Expert Q&A: Premium bonds
Q How do Premium Bonds work?
Premium Bonds are a form of savings account, but whereas a normal deposit account pays you a stated rate of interest on your savings, with Premium Bonds there’s no guaranteed interest. Instead, there’s the chance of winning a prize, which can be anything from £25 to £1 million. Each month, two £1m jackpots are won, and two million other cash prizes, with 5,000 of them worth between £500 and £10,000. All the prize money is tax-free.
Q They’ve been around for years. Are they still as popular?
They’re actually the UK’s biggest savings product, held by over 21 million people. They’ve become attractive to a lot of savers in recent years, because interest rates on deposit accounts are so low that you’re often not losing much by putting some money into Premium Bonds instead. If you average out the return holders get from Premium Bond winnings, it works out at around 1.15%, which is better than most savings accounts – but, of course, most people won’t get that average, because it includes the big wins. It’s perfectly possible to get much less, or even to hold Bonds for years and never win at all, especially as the number of prizes has recently been cut.
Q How safe is my money if I buy Premium Bonds?
About as safe as it gets.
You can cash in Premium Bonds at any time and get the full amount back, and because National Savings and Investments (NS&I), which issues them, is backed by the Government, there’s no risk of it going bust. However, over time, inflation will reduce the value of the cash invested, but that’s also true of any savings account where the interest rate is lower than the rate of inflation, and at the moment, that’s almost all of them.
Q How does the monthly draw work?
Although it’s referred to as a draw, it doesn’t actually work like one. Instead, each Bond has a unique number, and a machine randomly generates a list of numbers each month, which is matched, in order, to bond numbers. There are a lot of conspiracy theories about some numbers, especially older ones, being left out, but that’s not possible because they’re not ‘put in’ in the first place – it’s not like a raffle where your ticket could get left out of the hat. Older numbers can still win, but new Bonds do so more often because there are more of them. Similarly, people are often suspicious that so many winners seem to be in the South East of the country, but that’s because there are more Bondholders there.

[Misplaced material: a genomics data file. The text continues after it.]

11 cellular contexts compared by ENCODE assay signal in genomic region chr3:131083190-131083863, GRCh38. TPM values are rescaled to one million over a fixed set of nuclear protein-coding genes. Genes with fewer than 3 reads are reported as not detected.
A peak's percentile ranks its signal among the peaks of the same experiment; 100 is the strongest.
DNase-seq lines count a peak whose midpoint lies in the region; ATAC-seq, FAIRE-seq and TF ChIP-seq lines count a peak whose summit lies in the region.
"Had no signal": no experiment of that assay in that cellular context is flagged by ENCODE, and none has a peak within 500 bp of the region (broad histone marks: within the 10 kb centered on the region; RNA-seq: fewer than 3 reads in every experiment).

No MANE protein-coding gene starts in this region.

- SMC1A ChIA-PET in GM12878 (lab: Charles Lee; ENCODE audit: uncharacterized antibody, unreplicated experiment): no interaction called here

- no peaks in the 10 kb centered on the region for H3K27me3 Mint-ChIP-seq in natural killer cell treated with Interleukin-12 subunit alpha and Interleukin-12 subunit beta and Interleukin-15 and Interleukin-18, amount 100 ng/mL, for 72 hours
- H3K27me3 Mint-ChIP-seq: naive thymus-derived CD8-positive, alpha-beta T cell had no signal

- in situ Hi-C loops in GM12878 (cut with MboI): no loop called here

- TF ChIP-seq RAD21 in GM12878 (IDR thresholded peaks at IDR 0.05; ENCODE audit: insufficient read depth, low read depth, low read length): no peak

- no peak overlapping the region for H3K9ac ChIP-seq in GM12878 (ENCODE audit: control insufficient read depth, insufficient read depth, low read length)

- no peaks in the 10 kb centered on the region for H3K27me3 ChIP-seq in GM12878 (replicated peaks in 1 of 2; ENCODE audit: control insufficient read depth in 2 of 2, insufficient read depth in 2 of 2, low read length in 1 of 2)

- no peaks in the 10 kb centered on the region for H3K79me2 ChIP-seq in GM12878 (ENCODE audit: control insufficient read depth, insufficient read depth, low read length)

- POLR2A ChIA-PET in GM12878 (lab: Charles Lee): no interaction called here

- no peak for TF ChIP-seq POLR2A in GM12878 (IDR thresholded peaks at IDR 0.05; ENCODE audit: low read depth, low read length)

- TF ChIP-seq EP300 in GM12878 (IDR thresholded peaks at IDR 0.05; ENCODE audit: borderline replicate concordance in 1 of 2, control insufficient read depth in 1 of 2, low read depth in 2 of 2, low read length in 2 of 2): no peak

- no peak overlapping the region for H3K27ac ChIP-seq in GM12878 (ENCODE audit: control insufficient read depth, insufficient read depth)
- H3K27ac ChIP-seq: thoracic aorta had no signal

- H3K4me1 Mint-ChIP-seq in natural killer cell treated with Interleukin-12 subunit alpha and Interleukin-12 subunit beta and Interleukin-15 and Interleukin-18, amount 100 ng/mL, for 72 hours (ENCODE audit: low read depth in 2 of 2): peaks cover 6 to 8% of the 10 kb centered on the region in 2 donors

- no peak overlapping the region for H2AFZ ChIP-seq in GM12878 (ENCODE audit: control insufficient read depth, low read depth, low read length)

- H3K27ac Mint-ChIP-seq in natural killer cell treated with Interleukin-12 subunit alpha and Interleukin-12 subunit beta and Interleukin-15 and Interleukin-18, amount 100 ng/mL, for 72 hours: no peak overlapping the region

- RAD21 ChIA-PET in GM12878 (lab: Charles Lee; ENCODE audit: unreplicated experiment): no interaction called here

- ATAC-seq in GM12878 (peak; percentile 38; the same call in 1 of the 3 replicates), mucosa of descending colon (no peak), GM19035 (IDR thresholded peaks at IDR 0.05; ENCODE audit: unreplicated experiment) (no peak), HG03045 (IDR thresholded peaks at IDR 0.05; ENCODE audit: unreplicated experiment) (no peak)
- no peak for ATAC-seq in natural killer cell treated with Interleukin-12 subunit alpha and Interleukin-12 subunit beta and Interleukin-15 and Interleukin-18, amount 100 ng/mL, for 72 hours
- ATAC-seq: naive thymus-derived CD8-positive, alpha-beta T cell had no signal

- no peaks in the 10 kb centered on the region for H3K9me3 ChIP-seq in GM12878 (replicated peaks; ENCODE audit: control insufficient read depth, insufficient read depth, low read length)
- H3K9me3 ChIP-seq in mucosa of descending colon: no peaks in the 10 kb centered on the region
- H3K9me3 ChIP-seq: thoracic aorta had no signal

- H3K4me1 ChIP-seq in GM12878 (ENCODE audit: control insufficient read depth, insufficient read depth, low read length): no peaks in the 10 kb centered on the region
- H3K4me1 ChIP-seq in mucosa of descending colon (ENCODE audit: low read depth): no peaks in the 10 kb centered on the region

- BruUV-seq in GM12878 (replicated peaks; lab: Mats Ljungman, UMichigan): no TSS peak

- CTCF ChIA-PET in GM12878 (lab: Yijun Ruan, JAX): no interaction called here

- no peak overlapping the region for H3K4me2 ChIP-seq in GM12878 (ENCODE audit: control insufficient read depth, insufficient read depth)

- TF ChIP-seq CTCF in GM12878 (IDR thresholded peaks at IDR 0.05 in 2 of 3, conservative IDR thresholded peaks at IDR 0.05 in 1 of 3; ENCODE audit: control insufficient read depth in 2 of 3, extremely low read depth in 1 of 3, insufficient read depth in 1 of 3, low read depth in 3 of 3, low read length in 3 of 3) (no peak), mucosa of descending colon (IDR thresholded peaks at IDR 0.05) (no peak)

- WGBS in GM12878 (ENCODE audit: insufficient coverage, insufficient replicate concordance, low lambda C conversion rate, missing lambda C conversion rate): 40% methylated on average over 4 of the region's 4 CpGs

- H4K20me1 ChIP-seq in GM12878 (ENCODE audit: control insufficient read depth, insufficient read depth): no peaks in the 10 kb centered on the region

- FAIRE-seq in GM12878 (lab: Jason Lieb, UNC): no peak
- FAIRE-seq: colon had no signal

Q How do you buy Premium Bonds?
You can buy them at the
Post Office, or at nsandi.com. Each Bond costs £1, but the minimum you can buy is £100 worth, unless you’re already a Bondholder, in which case you can buy £50 worth if you do it by standing order or bank transfer. The maximum you can invest is £50,000. You have to be over 16 to buy them, but parents can buy and hold them for their children, and grandparents can buy them for their grandchildren and have the parents hold them.
Q Can I win more than once?
Yes, you can. You have to hold the Bonds for one calendar month before they become eligible to win a prize but, after that, they continue to go into the ‘draw’ every month, and a Bond that’s won a prize can win again at any time.
Q I’ve got old Premium Bonds. Is it possible that they’ve won without me knowing?
NS&I write to all prize winners but, if you’ve moved since the Bonds were bought and not notified them, there could be money with your name on it. If you’ve got your Bondholder number, you can check instantly at nsandi.com – there’s no time limit, so if your number has ever come up, you can claim the money. If you’re not online, you can write to NS&I, Glasgow G58 1SB. The easiest way to keep a check on any wins is to register your email address with NS&I – then they’ll email you whenever you win. You can also give your bank details and have your winnings paid into your bank account.